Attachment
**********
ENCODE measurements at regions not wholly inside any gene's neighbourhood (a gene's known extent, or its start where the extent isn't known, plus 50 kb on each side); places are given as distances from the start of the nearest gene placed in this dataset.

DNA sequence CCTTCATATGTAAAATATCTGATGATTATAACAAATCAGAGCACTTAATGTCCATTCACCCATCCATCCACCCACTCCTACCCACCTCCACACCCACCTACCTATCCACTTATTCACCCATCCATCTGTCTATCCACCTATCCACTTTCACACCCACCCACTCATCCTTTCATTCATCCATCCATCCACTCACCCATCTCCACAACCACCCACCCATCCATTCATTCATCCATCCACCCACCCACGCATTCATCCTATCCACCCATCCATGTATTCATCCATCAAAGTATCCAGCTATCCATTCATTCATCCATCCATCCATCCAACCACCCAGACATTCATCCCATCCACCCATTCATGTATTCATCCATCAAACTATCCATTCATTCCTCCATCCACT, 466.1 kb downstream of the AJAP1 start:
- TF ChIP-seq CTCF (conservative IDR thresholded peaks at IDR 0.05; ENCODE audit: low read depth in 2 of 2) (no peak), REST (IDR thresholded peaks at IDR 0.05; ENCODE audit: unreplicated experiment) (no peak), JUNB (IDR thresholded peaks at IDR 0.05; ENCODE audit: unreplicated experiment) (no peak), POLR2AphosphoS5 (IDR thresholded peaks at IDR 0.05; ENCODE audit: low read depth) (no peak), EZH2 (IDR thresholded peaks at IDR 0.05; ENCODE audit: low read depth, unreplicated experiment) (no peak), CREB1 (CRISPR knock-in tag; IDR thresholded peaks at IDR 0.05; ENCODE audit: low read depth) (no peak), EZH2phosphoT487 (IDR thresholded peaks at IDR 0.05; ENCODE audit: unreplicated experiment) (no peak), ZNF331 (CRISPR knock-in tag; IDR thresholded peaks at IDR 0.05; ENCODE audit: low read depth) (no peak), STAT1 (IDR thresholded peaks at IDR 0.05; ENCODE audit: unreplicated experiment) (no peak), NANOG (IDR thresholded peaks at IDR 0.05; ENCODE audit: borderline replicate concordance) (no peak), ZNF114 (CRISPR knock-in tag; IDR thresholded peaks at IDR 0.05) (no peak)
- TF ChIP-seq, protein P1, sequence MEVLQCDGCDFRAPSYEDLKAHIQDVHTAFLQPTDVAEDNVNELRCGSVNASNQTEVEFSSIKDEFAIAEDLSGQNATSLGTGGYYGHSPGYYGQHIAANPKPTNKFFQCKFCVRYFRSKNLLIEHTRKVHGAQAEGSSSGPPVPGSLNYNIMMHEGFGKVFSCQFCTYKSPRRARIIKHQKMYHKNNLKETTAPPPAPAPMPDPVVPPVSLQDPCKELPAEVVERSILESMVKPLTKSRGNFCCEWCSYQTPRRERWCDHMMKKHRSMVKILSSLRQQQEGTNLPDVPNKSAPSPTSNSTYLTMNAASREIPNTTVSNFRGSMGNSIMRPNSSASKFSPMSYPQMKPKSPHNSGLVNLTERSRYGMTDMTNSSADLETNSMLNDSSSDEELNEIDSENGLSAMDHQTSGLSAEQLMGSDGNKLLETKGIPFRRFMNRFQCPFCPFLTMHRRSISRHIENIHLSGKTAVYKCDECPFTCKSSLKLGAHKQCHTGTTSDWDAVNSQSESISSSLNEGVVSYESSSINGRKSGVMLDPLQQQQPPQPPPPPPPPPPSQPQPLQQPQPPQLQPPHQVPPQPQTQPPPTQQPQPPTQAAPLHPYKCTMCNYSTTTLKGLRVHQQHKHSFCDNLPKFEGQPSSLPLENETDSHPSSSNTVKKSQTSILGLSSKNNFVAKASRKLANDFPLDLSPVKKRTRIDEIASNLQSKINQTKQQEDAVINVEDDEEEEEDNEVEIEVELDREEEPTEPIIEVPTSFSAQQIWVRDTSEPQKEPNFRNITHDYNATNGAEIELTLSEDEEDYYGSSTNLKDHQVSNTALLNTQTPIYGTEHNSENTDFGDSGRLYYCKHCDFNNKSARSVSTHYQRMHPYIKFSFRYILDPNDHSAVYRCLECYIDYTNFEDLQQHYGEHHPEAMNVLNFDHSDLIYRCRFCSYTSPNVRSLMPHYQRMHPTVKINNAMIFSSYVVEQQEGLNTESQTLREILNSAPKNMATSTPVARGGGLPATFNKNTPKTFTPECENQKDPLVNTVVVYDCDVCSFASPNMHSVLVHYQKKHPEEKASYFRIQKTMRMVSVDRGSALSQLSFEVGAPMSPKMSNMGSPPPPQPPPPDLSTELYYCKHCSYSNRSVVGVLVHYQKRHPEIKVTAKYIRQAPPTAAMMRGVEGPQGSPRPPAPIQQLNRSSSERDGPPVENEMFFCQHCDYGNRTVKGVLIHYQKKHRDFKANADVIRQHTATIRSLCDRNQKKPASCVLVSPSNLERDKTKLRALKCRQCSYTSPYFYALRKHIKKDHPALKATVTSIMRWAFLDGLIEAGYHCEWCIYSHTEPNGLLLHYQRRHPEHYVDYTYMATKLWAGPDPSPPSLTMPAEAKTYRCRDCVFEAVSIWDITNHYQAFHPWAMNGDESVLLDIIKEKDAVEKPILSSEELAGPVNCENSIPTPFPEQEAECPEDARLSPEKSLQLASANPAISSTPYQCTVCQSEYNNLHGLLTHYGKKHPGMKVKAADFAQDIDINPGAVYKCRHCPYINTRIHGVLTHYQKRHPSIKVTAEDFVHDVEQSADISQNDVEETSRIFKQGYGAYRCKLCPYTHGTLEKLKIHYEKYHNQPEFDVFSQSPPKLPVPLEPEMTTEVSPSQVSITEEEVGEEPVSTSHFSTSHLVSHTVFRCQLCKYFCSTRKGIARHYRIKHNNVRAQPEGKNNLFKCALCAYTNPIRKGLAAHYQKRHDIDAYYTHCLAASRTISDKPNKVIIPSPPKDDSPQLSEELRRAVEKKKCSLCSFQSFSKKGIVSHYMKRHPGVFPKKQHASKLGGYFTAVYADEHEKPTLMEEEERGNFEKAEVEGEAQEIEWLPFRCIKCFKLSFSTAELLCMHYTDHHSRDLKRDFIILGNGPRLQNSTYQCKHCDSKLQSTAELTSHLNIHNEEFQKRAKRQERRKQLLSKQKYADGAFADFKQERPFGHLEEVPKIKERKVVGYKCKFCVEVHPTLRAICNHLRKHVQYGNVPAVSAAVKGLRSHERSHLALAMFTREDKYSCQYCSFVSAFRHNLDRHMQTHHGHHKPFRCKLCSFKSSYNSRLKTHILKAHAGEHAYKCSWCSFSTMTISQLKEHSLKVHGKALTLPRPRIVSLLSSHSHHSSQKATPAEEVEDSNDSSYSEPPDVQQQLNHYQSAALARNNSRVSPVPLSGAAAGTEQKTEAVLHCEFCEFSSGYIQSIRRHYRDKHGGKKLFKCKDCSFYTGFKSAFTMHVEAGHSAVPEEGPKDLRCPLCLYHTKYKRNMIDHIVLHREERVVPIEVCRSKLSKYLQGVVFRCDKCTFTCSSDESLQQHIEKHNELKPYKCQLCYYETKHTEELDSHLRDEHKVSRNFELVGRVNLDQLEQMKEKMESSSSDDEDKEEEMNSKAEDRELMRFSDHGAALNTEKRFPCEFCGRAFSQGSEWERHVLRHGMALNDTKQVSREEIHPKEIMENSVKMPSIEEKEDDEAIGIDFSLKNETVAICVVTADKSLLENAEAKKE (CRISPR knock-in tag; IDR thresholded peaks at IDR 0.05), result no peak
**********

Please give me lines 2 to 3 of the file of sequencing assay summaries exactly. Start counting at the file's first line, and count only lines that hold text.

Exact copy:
DNA sequence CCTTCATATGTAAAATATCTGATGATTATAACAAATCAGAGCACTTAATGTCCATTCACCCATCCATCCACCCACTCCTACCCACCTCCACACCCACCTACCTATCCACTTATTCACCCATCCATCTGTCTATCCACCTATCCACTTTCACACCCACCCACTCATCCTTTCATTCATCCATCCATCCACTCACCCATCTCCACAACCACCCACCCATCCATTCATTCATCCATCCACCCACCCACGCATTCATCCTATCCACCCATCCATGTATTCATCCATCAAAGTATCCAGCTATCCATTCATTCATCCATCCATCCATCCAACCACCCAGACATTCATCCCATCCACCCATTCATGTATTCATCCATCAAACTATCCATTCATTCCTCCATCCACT, 466.1 kb downstream of the AJAP1 start:
- TF ChIP-seq CTCF (conservative IDR thresholded peaks at IDR 0.05; ENCODE audit: low read depth in 2 of 2) (no peak), REST (IDR thresholded peaks at IDR 0.05; ENCODE audit: unreplicated experiment) (no peak), JUNB (IDR thresholded peaks at IDR 0.05; ENCODE audit: unreplicated experiment) (no peak), POLR2AphosphoS5 (IDR thresholded peaks at IDR 0.05; ENCODE audit: low read depth) (no peak), EZH2 (IDR thresholded peaks at IDR 0.05; ENCODE audit: low read depth, unreplicated experiment) (no peak), CREB1 (CRISPR knock-in tag; IDR thresholded peaks at IDR 0.05; ENCODE audit: low read depth) (no peak), EZH2phosphoT487 (IDR thresholded peaks at IDR 0.05; ENCODE audit: unreplicated experiment) (no peak), ZNF331 (CRISPR knock-in tag; IDR thresholded peaks at IDR 0.05; ENCODE audit: low read depth) (no peak), STAT1 (IDR thresholded peaks at IDR 0.05; ENCODE audit: unreplicated experiment) (no peak), NANOG (IDR thresholded peaks at IDR 0.05; ENCODE audit: borderline replicate concordance) (no peak), ZNF114 (CRISPR knock-in tag; IDR thresholded peaks at IDR 0.05) (no peak)